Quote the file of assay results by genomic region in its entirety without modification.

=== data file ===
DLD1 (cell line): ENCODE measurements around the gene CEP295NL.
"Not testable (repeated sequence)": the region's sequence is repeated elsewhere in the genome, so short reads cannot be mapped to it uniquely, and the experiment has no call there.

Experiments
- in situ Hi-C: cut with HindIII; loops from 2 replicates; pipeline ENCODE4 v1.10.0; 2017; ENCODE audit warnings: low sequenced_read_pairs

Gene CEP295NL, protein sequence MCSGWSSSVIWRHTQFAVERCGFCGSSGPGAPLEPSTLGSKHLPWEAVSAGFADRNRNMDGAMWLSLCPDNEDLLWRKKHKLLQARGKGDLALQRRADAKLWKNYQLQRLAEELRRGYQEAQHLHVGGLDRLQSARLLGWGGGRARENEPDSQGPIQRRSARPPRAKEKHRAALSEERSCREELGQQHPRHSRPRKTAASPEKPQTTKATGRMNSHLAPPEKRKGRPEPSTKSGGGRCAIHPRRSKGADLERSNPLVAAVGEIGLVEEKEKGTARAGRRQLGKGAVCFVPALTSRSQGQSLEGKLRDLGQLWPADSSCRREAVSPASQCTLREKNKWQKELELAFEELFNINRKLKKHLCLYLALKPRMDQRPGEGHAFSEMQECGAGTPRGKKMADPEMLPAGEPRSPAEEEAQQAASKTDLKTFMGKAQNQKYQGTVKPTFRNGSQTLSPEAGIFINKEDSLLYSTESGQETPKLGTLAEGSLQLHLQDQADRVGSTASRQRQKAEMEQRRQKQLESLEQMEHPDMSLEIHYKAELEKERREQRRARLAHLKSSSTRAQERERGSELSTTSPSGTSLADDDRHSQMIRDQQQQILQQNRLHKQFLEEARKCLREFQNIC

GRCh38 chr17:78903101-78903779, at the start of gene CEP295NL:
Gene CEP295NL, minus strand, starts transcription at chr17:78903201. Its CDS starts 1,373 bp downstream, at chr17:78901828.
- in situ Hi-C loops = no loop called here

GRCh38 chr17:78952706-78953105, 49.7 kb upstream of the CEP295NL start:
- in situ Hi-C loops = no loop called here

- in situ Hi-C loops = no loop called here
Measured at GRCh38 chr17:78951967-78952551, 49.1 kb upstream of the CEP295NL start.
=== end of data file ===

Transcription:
DLD1 (cell line): ENCODE measurements around the gene CEP295NL.
"Not testable (repeated sequence)": the region's sequence is repeated elsewhere in the genome, so short reads cannot be mapped to it uniquely, and the experiment has no call there.

Experiments
- in situ Hi-C: cut with HindIII; loops from 2 replicates; pipeline ENCODE4 v1.10.0; 2017; ENCODE audit warnings: low sequenced_read_pairs

Gene CEP295NL, protein sequence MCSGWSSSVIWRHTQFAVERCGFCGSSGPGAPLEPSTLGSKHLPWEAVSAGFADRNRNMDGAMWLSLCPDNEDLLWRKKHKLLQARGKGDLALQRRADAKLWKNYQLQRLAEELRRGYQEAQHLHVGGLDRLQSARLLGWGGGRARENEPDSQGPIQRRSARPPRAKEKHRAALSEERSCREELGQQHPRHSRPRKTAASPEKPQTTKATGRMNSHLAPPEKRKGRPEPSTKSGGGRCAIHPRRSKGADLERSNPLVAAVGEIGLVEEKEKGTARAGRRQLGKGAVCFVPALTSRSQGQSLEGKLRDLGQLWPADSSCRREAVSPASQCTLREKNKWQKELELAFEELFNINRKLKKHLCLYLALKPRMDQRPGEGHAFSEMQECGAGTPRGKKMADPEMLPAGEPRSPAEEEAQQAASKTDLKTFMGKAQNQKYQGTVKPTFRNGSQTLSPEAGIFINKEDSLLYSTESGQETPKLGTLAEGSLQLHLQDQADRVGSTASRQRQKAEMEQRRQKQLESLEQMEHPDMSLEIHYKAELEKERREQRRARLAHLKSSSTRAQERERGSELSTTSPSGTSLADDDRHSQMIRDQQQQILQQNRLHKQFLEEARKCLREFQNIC

GRCh38 chr17:78903101-78903779, at the start of gene CEP295NL:
Gene CEP295NL, minus strand, starts transcription at chr17:78903201. Its CDS starts 1,373 bp downstream, at chr17:78901828.
- in situ Hi-C loops = no loop called here

GRCh38 chr17:78952706-78953105, 49.7 kb upstream of the CEP295NL start:
- in situ Hi-C loops = no loop called here

- in situ Hi-C loops = no loop called here
Measured at GRCh38 chr17:78951967-78952551, 49.1 kb upstream of the CEP295NL start.